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Infant Feeding

We are proud to be a fully accredited UNICEF Baby Friendly Hospital. This means that our services are designed to promote breastfeeding and close, loving relationships between you and your baby. For mothers who decide to formula feed we will also support your feeding journey and encourage close, loving relationships when you are bottle-feeding.

Before your baby is born

At 28 weeks you will be given a leaflet, ‘A Mothers and Other Guide to Feeding and Caring for your Baby’. This is full of useful information to read now, refer to later on and share with your partner/supporter. You will have the opportunity to discuss the leaflet and feeding your baby at 34 week of pregnancy.   

If you have particular concerns about feeding, have had a previous difficult feeding experience or have a complicated pregnancy, we can offer additional input and a chance to talk through your concerns with one of the NGH infant feeding team.

Please get in touch to discuss:

Phone: 07917 504 373

Collecting your milk in pregnancy

We continue to encourage women with diabetes and others to hand express their breastmilk antenatally (before baby is born). You can talk to a midwife about this when you come in for your antenatal appointment at around 34-36 weeks. If you are interested she can give you a starter pack and a leaflet with all the all the equipment and information you will need about expressing, storing and transporting your colostrum (first milk).

After your baby is born

Staff will support you with feeding your baby after birth, in hospital and at home. Before you go home and on your first home visit (or soon after your home birth) a member of staff will make sure you know:

  • How to feed your baby
  • How you’ll know your baby is having enough milk
  • What to do if you have any feeding problems

This applies whether you are breast or bottle feeding. All babies are weighed on Day 5 (the day your baby is born is Day 0). If you are breastfeeding your baby will also be weighed on Day 3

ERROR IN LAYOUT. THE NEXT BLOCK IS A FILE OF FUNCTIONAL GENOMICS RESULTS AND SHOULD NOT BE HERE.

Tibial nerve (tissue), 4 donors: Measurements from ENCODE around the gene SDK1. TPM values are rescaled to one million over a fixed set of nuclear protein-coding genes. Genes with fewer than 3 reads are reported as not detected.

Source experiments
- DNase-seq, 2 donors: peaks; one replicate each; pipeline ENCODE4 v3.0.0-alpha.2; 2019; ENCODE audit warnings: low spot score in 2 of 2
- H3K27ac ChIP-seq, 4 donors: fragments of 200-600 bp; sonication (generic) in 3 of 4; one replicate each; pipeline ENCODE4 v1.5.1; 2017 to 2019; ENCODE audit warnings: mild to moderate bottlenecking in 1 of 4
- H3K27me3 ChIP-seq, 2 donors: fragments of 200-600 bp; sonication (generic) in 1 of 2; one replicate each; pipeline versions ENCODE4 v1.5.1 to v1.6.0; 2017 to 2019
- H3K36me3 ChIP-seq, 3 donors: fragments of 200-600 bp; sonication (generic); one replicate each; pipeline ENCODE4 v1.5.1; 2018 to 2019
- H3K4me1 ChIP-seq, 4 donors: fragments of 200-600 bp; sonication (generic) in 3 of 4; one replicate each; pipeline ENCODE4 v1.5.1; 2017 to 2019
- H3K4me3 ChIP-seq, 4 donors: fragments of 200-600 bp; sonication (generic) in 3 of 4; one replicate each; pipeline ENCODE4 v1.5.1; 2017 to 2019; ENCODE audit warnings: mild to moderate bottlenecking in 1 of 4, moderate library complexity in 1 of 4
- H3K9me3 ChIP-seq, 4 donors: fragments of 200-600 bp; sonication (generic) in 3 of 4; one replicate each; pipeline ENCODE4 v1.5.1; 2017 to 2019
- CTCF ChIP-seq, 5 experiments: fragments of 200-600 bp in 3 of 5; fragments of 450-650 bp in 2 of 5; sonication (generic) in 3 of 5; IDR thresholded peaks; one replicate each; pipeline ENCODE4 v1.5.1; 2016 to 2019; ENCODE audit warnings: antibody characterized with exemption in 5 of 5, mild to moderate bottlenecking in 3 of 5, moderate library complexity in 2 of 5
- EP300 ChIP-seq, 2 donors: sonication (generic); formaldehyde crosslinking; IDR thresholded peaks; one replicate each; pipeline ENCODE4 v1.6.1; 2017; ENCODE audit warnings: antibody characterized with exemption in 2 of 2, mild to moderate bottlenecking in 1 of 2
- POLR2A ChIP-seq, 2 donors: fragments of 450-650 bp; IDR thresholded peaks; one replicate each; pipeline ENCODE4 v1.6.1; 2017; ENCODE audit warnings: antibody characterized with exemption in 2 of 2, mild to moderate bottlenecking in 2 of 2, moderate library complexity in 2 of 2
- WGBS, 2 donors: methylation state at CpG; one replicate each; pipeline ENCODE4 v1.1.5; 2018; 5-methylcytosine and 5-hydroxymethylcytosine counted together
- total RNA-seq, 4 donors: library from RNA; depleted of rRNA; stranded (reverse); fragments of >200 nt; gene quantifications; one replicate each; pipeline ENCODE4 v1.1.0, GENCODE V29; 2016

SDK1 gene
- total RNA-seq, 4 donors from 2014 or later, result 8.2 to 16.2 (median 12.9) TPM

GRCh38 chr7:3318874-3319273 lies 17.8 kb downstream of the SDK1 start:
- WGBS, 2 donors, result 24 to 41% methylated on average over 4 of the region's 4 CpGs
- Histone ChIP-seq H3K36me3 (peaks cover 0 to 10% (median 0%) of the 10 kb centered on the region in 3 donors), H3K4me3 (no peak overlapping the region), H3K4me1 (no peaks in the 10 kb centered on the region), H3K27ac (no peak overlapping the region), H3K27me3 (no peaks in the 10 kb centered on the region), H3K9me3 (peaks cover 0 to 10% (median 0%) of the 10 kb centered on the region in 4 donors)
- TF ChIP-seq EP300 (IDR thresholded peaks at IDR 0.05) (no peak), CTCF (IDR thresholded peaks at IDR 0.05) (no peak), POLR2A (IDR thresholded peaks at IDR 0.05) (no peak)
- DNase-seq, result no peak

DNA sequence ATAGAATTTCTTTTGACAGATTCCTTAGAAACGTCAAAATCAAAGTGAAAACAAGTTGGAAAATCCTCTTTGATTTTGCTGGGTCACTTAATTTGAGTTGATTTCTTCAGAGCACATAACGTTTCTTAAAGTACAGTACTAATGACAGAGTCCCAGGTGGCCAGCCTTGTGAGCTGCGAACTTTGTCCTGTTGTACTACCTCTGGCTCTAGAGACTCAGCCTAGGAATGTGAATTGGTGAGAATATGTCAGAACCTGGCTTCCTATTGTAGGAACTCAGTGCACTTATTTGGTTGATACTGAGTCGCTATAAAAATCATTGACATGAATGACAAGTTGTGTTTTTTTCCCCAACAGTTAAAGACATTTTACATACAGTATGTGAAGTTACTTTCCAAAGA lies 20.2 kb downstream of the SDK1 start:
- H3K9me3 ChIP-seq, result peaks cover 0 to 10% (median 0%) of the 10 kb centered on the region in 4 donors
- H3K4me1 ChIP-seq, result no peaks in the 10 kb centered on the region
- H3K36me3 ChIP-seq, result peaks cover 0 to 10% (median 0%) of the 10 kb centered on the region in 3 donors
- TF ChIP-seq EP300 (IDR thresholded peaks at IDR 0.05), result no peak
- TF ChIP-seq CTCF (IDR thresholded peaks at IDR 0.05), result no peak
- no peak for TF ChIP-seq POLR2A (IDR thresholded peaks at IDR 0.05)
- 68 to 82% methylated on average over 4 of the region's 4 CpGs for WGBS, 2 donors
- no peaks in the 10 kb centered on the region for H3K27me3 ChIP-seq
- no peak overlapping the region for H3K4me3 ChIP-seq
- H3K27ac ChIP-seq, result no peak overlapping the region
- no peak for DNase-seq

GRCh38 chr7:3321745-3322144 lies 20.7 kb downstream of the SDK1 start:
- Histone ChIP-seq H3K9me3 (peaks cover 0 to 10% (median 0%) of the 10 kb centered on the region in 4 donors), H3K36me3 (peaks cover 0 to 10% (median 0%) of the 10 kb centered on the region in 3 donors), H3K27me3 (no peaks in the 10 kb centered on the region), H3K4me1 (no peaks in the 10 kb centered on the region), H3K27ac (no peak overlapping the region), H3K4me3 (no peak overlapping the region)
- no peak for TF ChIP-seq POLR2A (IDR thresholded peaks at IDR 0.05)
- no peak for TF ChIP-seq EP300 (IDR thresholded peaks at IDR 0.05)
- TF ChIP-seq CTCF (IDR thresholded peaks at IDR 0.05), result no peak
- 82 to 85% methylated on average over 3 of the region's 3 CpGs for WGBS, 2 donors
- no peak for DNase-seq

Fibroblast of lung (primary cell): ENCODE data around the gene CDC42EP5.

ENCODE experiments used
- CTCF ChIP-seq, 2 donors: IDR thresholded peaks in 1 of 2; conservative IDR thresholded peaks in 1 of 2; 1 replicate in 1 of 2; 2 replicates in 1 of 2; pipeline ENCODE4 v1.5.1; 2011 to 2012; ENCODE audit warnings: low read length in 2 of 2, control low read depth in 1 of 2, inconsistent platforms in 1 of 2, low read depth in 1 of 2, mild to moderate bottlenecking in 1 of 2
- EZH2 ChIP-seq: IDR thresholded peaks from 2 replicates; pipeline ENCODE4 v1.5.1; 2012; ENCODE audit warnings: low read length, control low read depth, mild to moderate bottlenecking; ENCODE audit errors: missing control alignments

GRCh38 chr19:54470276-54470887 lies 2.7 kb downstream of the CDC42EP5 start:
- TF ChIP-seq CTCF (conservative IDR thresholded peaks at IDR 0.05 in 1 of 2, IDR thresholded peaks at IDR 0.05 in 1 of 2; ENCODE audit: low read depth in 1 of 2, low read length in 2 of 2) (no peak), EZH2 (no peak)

Before you leave hospital staff will let you know what to expect in terms of telephone consultations and appointments. 

You can ask any feeding related questions at any appointments / consultations.

Infant feeding and tongue-tie (ankyloglossia)

The lingual frenulum (the membrane that connects the underside of the tongue to the floor of the mouth) is a normal structure. Some babies with a clearly visible frenulum can breastfeed well and you will be supported by maternity staff to position and latch baby effectively at the breast.

However, if the frenulum is particularly short or tight then it can restrict the tongue movement making breastfeeding and sometimes bottle feeding more difficult - this is known as a tongue-tie.

Babies with a tongue-tie can find it difficult to attach to the breast effectively which may lead to:

  • an inability to get enough milk which can lead to a low milk supply
  • sore and cracked nipples
  • a lower weight gain than expected

Some babies that are bottle fed, who have a tongue-tie, may also experience problems. They may:

  • find it difficult to make a seal around the teat leading to leaking of milk
  • take longer to feed
  • be ‘gassy’ and uncomfortable after feeds

If difficulties cannot be resolved with feeding support, a referral for further assessment and possible division of the tongue-tie will be offered.Current referrals for a suspected tongue-tie go to the ENT / Max Fax department at NGH.

Further information can be found on:

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